SCARBOROUGH, Maine (NEWS CENTER) -- Imagine if there were a blood test that could determine whether you're at risk for cancer?
Sounds pretty incredible but scientists here in Maine are on the brink of developing this new tool which could save a lot of lives.
Several years ago, research scientist Lucy Liaw began studying a protein that was showing up in the blood of breast cancer patients.
"Normally there is not a lot of this circulating in our blood, but when cancer occurs, the tumor cells start to make a variety of proteins that are abnormal and the biomarker is one of these proteins," said Liaw.
Liaw has worked on a number of clinical trials at the Maine Medical Center Research Institute. Using those findings, she and her team have developed a blood test that shows how much of this protein is in the patient's blood.
"This blood test allows us to screen different cancer patients and test our idea whether it's really true, whether or not advanced stage breast cancer patients will have high levels of this biomarker," said Liaw.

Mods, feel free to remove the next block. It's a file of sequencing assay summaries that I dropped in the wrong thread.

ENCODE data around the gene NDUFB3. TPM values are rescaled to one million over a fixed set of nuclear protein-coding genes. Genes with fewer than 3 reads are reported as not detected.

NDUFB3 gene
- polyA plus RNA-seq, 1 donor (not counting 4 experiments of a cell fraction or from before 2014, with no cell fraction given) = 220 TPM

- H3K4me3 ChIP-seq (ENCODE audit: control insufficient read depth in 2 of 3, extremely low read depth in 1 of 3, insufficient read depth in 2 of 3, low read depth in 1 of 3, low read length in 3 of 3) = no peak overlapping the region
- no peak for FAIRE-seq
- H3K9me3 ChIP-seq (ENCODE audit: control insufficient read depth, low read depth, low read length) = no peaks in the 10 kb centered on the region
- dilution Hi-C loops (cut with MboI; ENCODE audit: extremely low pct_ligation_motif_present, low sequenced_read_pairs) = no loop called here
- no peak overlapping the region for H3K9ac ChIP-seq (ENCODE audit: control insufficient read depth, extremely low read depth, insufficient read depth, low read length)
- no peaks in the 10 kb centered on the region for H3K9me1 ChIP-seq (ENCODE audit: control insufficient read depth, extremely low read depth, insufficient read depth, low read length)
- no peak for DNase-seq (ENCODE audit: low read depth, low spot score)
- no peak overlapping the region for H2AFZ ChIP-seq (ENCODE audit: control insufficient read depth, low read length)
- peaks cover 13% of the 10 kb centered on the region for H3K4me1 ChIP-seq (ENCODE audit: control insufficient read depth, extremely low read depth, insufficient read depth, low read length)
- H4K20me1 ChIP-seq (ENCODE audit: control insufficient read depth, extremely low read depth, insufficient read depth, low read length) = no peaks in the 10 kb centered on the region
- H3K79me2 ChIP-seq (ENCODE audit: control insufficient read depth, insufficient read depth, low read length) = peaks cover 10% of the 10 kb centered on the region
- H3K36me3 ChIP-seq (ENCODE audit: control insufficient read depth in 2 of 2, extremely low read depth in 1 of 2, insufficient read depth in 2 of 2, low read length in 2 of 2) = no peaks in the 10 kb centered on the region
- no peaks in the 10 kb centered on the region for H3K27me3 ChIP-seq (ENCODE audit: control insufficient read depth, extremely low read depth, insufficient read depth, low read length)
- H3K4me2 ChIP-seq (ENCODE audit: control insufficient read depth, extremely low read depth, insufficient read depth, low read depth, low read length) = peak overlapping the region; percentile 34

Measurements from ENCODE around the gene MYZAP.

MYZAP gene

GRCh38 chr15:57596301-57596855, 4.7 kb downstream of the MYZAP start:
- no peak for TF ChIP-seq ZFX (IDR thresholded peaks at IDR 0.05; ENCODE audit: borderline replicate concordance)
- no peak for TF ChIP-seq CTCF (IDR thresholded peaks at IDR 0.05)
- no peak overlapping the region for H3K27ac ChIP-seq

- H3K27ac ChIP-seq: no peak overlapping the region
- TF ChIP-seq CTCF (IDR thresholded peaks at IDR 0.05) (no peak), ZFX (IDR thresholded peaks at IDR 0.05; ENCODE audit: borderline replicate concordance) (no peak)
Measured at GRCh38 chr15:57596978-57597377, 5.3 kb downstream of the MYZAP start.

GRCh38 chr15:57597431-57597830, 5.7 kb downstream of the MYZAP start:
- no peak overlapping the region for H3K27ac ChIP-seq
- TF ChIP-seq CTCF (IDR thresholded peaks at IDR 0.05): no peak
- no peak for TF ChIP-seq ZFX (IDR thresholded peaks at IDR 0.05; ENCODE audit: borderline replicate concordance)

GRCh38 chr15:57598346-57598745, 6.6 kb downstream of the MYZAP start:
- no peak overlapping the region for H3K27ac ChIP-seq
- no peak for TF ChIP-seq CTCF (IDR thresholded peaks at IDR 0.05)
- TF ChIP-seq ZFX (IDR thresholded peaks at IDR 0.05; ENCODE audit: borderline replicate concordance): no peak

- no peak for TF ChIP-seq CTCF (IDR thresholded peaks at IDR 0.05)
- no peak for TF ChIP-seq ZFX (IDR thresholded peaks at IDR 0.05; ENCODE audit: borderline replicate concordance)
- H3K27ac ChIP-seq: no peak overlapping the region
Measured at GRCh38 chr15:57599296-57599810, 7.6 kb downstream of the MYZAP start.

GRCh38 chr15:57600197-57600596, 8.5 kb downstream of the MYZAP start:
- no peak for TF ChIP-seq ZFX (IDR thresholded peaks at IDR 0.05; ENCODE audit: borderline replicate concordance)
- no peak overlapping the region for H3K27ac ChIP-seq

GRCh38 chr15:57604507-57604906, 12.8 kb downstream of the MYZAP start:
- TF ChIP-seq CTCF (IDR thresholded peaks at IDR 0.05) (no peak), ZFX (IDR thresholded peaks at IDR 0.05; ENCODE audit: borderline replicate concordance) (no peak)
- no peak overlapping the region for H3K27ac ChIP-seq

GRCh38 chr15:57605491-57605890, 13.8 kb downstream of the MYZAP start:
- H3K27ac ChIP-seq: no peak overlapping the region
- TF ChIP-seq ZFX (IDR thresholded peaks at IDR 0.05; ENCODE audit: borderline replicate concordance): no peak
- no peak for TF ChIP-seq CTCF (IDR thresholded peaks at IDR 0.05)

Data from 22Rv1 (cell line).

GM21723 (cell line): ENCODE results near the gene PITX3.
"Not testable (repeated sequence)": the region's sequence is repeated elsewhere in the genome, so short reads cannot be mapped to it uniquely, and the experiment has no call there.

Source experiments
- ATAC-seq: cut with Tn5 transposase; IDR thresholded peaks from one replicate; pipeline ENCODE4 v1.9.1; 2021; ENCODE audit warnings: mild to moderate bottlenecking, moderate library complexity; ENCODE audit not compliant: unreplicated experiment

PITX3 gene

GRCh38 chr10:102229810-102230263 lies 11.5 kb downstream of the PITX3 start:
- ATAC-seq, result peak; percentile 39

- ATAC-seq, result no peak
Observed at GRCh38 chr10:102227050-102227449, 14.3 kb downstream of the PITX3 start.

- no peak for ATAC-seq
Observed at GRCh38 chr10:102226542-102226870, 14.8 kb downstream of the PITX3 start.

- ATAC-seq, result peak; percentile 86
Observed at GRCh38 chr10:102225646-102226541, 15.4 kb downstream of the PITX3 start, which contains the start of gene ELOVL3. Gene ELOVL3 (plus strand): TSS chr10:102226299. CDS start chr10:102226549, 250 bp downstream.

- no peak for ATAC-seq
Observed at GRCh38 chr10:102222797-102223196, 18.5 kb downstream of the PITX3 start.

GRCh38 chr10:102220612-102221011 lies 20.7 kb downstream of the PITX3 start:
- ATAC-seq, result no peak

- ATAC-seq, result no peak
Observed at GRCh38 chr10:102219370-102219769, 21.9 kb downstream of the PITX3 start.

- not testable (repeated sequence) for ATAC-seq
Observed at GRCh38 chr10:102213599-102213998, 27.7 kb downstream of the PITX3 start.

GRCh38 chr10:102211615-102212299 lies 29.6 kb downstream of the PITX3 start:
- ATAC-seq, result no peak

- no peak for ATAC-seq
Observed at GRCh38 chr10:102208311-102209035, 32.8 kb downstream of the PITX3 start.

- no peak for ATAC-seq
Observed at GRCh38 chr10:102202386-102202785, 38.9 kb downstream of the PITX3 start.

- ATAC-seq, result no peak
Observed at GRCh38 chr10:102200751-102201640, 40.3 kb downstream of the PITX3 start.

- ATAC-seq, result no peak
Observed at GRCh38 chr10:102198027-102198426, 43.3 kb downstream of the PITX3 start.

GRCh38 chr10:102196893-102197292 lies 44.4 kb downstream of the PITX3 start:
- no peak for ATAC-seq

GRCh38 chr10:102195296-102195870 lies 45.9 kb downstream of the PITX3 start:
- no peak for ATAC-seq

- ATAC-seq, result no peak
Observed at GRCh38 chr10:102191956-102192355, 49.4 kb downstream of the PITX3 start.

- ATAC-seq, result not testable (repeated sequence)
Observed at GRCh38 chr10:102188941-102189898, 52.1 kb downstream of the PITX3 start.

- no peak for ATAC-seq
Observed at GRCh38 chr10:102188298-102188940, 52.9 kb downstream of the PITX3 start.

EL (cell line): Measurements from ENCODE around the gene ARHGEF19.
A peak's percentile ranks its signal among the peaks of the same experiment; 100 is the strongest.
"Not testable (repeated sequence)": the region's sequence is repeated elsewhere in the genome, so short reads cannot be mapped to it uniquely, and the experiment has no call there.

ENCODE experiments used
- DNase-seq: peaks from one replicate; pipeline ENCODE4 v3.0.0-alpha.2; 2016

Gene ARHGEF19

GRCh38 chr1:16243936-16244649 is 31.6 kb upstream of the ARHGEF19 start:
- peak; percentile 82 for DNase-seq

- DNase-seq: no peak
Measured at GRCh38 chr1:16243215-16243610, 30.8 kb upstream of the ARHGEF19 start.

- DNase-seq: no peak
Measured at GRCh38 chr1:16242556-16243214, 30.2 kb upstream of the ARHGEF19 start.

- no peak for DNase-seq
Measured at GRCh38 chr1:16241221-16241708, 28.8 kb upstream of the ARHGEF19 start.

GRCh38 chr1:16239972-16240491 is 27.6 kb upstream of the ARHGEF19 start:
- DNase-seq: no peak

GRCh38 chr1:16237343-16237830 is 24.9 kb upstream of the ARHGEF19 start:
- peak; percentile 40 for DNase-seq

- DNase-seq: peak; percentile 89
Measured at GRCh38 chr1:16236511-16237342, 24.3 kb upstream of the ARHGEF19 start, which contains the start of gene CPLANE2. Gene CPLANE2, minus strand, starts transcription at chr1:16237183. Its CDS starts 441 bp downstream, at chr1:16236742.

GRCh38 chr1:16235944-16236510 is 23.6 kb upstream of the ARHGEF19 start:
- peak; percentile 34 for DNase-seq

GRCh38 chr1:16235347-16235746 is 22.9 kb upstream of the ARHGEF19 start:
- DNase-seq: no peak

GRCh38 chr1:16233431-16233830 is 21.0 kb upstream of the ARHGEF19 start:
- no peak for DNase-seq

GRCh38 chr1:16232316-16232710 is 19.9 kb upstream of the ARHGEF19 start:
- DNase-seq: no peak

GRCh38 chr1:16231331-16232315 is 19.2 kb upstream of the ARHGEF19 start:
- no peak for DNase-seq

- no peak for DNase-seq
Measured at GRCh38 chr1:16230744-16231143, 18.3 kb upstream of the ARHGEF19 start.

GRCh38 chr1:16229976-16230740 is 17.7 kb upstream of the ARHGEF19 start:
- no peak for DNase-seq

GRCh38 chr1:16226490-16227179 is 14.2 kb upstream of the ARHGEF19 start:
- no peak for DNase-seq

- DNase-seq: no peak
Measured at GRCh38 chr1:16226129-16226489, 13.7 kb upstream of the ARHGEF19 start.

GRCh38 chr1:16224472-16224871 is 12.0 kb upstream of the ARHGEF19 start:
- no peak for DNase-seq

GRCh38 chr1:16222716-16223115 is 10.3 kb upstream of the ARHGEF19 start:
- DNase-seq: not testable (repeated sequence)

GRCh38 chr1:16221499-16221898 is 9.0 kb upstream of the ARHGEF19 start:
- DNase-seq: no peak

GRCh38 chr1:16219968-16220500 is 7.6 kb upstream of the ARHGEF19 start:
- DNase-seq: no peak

Doctors say breast cancer is often difficult to treat because it can quickly spread to other organs in the body. Liaw says doctors can use the blood test as a diagnostic tool for patients who are at high risk for cancer.
"A biomarker works because if a person has very early stage cancer that is not yet detected, we expect that this level of the biomarker can go up and show that this person may be highly likely or or perhaps have early stages of cancer."
Liaw's team is now researching the blood of patients who are at risk for breast cancer. but she says higher levels of the bio marker don't necessarily mean they have cancer or will be diagnosed with the disease in the future.
The research has found that this biomarker is also showing up in other cancers including skin, prostate and lung and scientists plan on expanding the study to include these diseases in the future.
And that research may now give doctors another tool in detecting cancer early, and saving more lives.
It will take another year or two to develop the diagnostic test for patients who may be at risk for cancer. the institute though is already talking to several pharaceutical companies interested in funding the project. If you would like to know more about other discoveries in the fight against cancer tune in to a one hour special airing Wednesday night at eight o'clock.